For those who have difficulty with the speed races there are also levels where strategy is more important than speed.  One strategy level gives you a limited number of wand zaps to make your way through the bricks.  More points are awarded for each unused zap.  Another strategy level   has the player zap blocks to lower mushroom houses (ala Smurfs) down to pedestals without dropping them more than three blocks depth down.  Dropping the house more than three blocks down will smash it to bits.  There is also bomb disposal where the player has to get to and zap bombs without letting blocks or you to drop onto them or they will explode.  Other levels have special challenges that are more difficult to complete.  One such level has the player complete a race without losing frenzy.  This means the player has to strategically pick up frenzy in jars or race through special yellow frenzy zones while streamlining their route to the finish line.

The multiplayer races only let you play the Grand Prix and Quick Race modes of the game which is ok but I found myself wishing that some of the more strategic levels were a part of the multiplayer experience.  I suppose this shows my gaming weakness in pure race gaming but I would really like to challenge others to a race of logic and strategy.  The single player campaign is entertaining but the multiplayer is what makes the game worth the money.  The social fun of racing against friends in a crazy world where absolutely anyone could sneak in for the win is the source of lasting fun.  As stated above, the Grand Prix sets up four races where each player is awarded an increased number of skulls in each race depending on where they place in each race.  At the end of the four races the player with the most skulls.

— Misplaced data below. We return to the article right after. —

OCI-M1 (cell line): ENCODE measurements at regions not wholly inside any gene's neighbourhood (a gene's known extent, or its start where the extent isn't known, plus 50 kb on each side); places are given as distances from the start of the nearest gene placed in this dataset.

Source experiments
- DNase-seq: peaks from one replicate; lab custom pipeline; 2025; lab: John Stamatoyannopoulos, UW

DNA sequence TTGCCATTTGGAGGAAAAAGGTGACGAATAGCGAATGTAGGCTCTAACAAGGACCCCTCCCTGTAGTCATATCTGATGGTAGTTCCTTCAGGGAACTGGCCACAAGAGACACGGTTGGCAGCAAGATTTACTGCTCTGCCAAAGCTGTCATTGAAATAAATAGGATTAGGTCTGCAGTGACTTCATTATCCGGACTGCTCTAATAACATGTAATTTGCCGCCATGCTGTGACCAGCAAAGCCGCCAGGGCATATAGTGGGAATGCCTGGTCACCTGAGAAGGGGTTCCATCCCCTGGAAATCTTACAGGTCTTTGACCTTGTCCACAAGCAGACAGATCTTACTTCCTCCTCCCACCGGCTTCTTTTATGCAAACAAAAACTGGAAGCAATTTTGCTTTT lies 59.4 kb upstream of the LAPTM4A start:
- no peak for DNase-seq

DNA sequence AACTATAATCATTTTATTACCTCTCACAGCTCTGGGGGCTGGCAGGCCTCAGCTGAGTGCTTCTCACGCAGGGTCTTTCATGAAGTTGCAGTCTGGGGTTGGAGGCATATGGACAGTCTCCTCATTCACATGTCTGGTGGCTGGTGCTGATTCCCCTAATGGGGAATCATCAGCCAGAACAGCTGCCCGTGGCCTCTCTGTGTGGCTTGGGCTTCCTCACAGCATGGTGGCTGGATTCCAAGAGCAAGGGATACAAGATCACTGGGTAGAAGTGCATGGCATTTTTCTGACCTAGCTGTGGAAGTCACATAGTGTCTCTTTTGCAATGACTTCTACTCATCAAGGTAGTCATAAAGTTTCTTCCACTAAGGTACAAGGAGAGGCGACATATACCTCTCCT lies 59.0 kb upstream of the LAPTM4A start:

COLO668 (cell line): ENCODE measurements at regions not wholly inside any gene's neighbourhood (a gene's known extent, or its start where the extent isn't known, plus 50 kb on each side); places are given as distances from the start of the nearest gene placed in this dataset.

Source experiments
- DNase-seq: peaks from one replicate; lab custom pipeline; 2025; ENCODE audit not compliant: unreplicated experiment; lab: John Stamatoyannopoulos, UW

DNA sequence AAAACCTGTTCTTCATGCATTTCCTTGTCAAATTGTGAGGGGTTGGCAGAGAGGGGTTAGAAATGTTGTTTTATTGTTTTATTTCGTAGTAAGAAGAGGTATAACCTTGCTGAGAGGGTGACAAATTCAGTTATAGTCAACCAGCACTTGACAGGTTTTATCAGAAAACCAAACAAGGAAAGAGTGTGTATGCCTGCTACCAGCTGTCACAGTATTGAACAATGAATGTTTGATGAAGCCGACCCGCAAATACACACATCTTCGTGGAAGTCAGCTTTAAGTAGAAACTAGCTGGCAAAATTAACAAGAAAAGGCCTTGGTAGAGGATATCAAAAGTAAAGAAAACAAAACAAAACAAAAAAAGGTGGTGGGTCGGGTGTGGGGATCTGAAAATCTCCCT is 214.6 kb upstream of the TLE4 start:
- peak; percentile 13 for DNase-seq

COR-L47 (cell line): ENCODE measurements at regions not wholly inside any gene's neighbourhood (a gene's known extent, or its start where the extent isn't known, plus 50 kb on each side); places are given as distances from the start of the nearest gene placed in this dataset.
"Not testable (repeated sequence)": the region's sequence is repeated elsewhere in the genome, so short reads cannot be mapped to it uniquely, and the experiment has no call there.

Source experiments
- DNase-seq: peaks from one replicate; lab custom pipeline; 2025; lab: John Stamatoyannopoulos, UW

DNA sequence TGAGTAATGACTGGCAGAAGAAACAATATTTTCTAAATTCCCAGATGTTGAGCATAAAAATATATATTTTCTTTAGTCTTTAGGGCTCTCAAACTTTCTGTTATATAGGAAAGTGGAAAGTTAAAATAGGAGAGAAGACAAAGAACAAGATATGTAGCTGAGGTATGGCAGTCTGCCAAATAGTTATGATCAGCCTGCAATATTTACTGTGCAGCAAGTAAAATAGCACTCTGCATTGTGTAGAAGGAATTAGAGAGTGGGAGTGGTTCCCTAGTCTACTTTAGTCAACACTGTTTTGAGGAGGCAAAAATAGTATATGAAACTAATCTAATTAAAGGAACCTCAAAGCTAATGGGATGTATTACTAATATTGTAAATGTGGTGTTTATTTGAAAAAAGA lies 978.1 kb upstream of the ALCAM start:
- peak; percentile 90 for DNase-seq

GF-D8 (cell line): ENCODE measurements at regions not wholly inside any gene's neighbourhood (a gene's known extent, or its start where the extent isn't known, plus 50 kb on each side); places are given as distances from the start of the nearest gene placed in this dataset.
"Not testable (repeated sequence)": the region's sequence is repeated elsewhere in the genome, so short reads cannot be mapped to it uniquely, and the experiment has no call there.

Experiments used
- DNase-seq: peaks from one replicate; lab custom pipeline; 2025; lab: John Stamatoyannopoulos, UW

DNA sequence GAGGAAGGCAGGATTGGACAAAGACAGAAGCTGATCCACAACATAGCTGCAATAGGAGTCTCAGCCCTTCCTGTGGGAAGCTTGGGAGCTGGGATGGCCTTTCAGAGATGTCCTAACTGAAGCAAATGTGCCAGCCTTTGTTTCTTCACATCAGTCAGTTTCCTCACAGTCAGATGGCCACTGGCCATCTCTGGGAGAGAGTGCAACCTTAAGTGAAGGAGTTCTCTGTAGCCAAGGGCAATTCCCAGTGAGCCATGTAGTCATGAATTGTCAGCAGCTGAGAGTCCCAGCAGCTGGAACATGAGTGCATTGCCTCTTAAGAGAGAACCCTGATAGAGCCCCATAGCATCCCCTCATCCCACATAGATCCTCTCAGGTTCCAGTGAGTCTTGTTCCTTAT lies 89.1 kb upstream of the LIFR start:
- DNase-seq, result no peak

Something I found out by accident was that three arcade games have packed in some surprise crossover extras into their games.  Raskulls, the adorable ilomilo, and World of Keflings have content that rewards players for owning all of their games.  In Raskulls, for example, you get playable characters from ilomilo and World of Keflings.  This helps add value to the game.  There is also a new DLC pack available for the game that adds 4 new characters (Kitten, Viking, Spaceman, and Barney the Pirat) and a new Grand Prix circuit (the Shiny Stone Cup).  This is a very affordable 160 Microsoft points for those that crave variety.

If you are a hardcore platformer, you will enjoy the competitive nature.  There are leaderboards and plenty of crazy races to prove your supremacy.  The game even has a “taunt” button for your character to tease your opponents.  For the casual gamer there is a definite cuteness factor in the story.  The beautiful thing is that the power ups gives everyone a better opportunity to play with the big boys.  I have to admit that I am platformer-challenged but the power-ups used at the right time can be great equalizers.  This game is not innovative, instead it chooses to celebrate iconic classics.  At $10 (800 Microsoft Points) this game has a very simple premise and virtually infinite replay-ability with the multiplayer racing.  I would say this game is a worthy addition to your game library.

A copy of Raskulls was provided to The Married Gamers for review and evaluation.


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Author: Melisa Snyder View all posts by